Massages and massage oils go hand-in-hand. Like the Yin to our Yang, soap and water, hide and seek and cheese and wine (yes please!)
Massage is the art of rubbing and kneading different parts of the body, back, legs, arms, shoulders, head, to help aid relaxation, release muscle knots, ease tension, improve blood circulation, and generally, feel better!
Booking in for a massage is something we can all do, either because we fancy a little me-time or because there’s something niggling away joints or muscle-wise that could benefit from being massaged. Massages are also something you can carry out on each other at home or on yourself (obviously on the bits you can reach!)
Just as there are lots of different reasons to go for a massage, there are all sorts of different types of massages:1
- Hot stone
- Deep tissue
- Trigger point
- Indian head
As much as we’d enjoy talking about massages all day, we’re here to focus on point number 3 – aromatherapy massages, which are carried out using massage oils.
What kind of oil is used for body massage?
Natural oils are generally used for body massage, and there are loads of them to choose from!2 Let’s take a look at some of them…
Best massage oils
- Olive oil
Is a heavy oil that gets absorbed by the skin much slower than other oils because it is thicker.
|Lighter massages, such as Swedish massage||
Learn more, ‘Olive oil benefits for skin.’
- Coconut oil
Is light and non-greasy and absorbed by skin quickly.
|Heavy massages that involve shorter strokes on target muscles, e.g. deep tissue, pre-natal, Shiatsu and reflexology massages||
- Jojoba oil
Isn’t actually an oil, it’s a wax with oil-like qualities…
|Back and aromatherapy massages||
- Grapeseed oil
Has a light and silky texture and leaves skin looking glossy.
- Argan oil
Like grapeseed oil, argan oil is light. It’s also non-greasy and instantly softens skin,
|Spa or deep tissue massage||
- Sesame oil
Is a thick oil that can potentially leave skin feeling oily and greasy and has been widely used in Ayurveda treatments for many years. Sesame oil is a key part of Taiwanese medicine.
- Avocado oil
Has quite a heavy make-up and tends to be mixed with lighter oils for massages. (Note: it contains natural latex, so should be avoided if you have a latex allergy).
- Sunflower oil
Is light and thin and commonly used to cook with, as well as to carry out massages. It can go off quickly and should be kept in a cool, dry place.
- Shea butter
Shea butter is, in fact, made from the fat of the shea butter tree’s seeds, which is native to Africa. When it’s at room temperature, it can look a lot like a block of butter. (Note: contains natural latex, so should be avoided if you have a latex allergy).
Learn more, ‘Shea nut oil: Benefits and uses.’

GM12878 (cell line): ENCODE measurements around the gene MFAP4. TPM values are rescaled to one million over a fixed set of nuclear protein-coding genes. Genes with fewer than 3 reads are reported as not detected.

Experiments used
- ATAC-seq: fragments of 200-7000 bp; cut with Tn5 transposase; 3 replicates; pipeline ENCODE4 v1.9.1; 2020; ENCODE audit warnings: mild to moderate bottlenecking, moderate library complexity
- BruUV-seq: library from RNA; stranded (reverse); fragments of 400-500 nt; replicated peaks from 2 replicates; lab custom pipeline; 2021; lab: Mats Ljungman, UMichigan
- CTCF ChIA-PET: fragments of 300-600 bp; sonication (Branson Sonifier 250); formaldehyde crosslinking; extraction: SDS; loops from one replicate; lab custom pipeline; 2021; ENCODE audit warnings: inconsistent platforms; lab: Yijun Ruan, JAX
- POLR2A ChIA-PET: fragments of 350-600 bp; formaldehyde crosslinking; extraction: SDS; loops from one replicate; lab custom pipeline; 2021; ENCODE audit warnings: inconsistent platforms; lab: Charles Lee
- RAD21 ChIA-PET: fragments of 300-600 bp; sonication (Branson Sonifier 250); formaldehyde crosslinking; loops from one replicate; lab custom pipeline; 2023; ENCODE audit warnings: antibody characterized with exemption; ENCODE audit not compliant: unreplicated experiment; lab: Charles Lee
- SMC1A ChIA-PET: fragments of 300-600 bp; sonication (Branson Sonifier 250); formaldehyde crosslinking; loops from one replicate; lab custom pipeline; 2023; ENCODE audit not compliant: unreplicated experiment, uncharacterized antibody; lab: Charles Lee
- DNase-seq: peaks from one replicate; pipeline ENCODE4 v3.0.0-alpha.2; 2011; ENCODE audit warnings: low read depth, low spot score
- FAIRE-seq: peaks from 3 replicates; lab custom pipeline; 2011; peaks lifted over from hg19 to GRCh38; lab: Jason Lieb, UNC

- Apricot kernel oil
Also goes by the name of bitter apricot oil and has the same texture as almond oil.
- Peanut oil
Is usually warmed up and then massaged into skin. Do not use it if you are allergic to peanuts.
- Pomegranate seed oil
Smells nice and is extremely light, so doesn’t make it feel greasy or oily.
- Wheat germ oil
Has got a bit of a reputation for being a good massage oil, thanks to the fact it’s a natural preservative and is extremely nourishing for skin.
- Sweet almond oil
Is a light oil that can be a bit on the greasy side, but is suitable for most skin types.
How to choose a massage oil
If you’re new to the world of massages and massage oil, then you’re most probably thinking, which massage oil do I choose now? Of all the different massage oils out there, which one should I try?
- Purpose – what sort of massage are you planning on doing and which massage oil works best for what you have in mind?
- Quality – filtered oils are more refined than unfiltered oils. Purchase your oil from a reputable place and always check the small print to avoid any unwanted ‘extra’ additives that can reduce the purity of oils
- Allergies – a few of the oils we listed above, avocado, peanut and shea butter, are on the list to swerve if you’re allergic to peanuts or latex. It’s possible to be allergic to other massage oils too, so always check the ingredients list
- Shelf life – not all oils are ok to use after being left for the same period of time. Sunflower oil’s a prime example. Take a look at the best before date when you purchase
- Storage – some oils can oxidise and become spoilt if exposed to heat, light or air. Follow the guidance on how to store them, e.g. in a dry, cool place, out of direct sunlight, to preserve them for longer
- Oiliness – sounds a bit of an odd thing to say when we’re talking about oils, but some are greasier than others. And some can possibly stain materials, sheets, clothing etc. which you may want to be mindful of
- Patch testing – always do this before using any new product, especially if you are allergic to certain ingredients. Dab a small amount of oil on your forearm and leave for 24 hours before using
Yes, there are lots of massage oils to choose from, but they all have their own special ‘jobs’ in relation to helping look after skin, muscles and joints.
We hope this article has answered any queries you may have had in relation to massage oils and inspired you to book in for a massage or have a go at doing your own.
For more massage oil advice, have a read of this, ‘How to use massage oils.’
Last updated: 4 December 2020